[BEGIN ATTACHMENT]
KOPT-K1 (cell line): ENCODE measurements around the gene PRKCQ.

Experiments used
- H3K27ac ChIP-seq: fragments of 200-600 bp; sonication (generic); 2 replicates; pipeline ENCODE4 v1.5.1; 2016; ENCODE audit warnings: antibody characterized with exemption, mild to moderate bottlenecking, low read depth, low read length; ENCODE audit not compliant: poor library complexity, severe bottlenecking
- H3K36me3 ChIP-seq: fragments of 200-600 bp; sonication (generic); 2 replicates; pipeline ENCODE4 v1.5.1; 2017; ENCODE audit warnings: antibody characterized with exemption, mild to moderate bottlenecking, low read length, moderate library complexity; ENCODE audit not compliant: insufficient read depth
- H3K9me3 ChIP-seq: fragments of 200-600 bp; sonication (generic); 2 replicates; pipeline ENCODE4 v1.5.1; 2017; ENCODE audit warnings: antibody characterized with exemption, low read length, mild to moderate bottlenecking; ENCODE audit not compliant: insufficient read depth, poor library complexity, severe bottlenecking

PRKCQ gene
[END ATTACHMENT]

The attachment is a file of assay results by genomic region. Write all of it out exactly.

KOPT-K1 (cell line): ENCODE measurements around the gene PRKCQ.

Experiments used
- H3K27ac ChIP-seq: fragments of 200-600 bp; sonication (generic); 2 replicates; pipeline ENCODE4 v1.5.1; 2016; ENCODE audit warnings: antibody characterized with exemption, mild to moderate bottlenecking, low read depth, low read length; ENCODE audit not compliant: poor library complexity, severe bottlenecking
- H3K36me3 ChIP-seq: fragments of 200-600 bp; sonication (generic); 2 replicates; pipeline ENCODE4 v1.5.1; 2017; ENCODE audit warnings: antibody characterized with exemption, mild to moderate bottlenecking, low read length, moderate library complexity; ENCODE audit not compliant: insufficient read depth
- H3K9me3 ChIP-seq: fragments of 200-600 bp; sonication (generic); 2 replicates; pipeline ENCODE4 v1.5.1; 2017; ENCODE audit warnings: antibody characterized with exemption, low read length, mild to moderate bottlenecking; ENCODE audit not compliant: insufficient read depth, poor library complexity, severe bottlenecking

PRKCQ gene